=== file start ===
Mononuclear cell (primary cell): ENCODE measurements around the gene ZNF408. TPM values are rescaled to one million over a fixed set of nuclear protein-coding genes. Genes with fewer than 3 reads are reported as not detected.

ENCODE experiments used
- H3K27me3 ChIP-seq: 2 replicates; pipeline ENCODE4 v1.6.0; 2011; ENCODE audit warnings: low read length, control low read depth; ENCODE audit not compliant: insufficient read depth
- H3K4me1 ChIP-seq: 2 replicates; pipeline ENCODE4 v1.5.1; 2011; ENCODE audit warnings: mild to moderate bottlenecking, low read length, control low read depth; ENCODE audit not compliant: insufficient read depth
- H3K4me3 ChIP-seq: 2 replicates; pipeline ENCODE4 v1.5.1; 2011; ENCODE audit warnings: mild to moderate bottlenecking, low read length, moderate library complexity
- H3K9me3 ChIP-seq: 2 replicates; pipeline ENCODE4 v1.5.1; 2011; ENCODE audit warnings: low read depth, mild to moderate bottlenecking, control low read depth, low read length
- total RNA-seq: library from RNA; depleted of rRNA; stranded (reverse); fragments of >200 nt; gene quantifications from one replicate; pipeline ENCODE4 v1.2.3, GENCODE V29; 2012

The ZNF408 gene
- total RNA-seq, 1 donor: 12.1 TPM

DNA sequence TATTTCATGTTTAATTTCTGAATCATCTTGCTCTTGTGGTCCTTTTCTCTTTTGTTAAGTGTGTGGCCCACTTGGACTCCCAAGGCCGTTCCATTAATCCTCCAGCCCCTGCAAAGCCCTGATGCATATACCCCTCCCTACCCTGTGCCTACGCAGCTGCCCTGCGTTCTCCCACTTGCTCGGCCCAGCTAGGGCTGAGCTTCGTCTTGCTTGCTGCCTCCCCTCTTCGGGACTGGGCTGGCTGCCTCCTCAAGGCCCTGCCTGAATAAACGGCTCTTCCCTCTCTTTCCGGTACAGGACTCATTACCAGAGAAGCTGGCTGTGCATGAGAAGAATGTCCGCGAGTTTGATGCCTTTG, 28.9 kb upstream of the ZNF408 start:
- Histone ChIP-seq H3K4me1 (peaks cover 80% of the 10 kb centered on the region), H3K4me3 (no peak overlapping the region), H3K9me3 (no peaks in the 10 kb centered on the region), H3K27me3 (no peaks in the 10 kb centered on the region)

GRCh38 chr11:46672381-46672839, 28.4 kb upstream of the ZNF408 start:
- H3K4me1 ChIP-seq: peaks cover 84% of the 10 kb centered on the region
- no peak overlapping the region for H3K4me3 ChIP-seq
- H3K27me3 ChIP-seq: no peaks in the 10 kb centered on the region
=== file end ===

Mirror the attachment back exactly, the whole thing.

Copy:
Mononuclear cell (primary cell): ENCODE measurements around the gene ZNF408. TPM values are rescaled to one million over a fixed set of nuclear protein-coding genes. Genes with fewer than 3 reads are reported as not detected.

ENCODE experiments used
- H3K27me3 ChIP-seq: 2 replicates; pipeline ENCODE4 v1.6.0; 2011; ENCODE audit warnings: low read length, control low read depth; ENCODE audit not compliant: insufficient read depth
- H3K4me1 ChIP-seq: 2 replicates; pipeline ENCODE4 v1.5.1; 2011; ENCODE audit warnings: mild to moderate bottlenecking, low read length, control low read depth; ENCODE audit not compliant: insufficient read depth
- H3K4me3 ChIP-seq: 2 replicates; pipeline ENCODE4 v1.5.1; 2011; ENCODE audit warnings: mild to moderate bottlenecking, low read length, moderate library complexity
- H3K9me3 ChIP-seq: 2 replicates; pipeline ENCODE4 v1.5.1; 2011; ENCODE audit warnings: low read depth, mild to moderate bottlenecking, control low read depth, low read length
- total RNA-seq: library from RNA; depleted of rRNA; stranded (reverse); fragments of >200 nt; gene quantifications from one replicate; pipeline ENCODE4 v1.2.3, GENCODE V29; 2012

The ZNF408 gene
- total RNA-seq, 1 donor: 12.1 TPM

DNA sequence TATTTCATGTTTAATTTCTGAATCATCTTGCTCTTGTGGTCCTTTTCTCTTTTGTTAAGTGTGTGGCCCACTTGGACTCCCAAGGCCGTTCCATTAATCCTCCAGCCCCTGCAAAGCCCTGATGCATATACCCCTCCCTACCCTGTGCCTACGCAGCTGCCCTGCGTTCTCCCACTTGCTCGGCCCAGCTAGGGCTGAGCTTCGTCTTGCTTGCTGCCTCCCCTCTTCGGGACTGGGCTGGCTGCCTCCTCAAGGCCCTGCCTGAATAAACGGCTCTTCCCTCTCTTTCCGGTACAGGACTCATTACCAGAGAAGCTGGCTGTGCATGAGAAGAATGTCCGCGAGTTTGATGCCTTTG, 28.9 kb upstream of the ZNF408 start:
- Histone ChIP-seq H3K4me1 (peaks cover 80% of the 10 kb centered on the region), H3K4me3 (no peak overlapping the region), H3K9me3 (no peaks in the 10 kb centered on the region), H3K27me3 (no peaks in the 10 kb centered on the region)

GRCh38 chr11:46672381-46672839, 28.4 kb upstream of the ZNF408 start:
- H3K4me1 ChIP-seq: peaks cover 84% of the 10 kb centered on the region
- no peak overlapping the region for H3K4me3 ChIP-seq
- H3K27me3 ChIP-seq: no peaks in the 10 kb centered on the region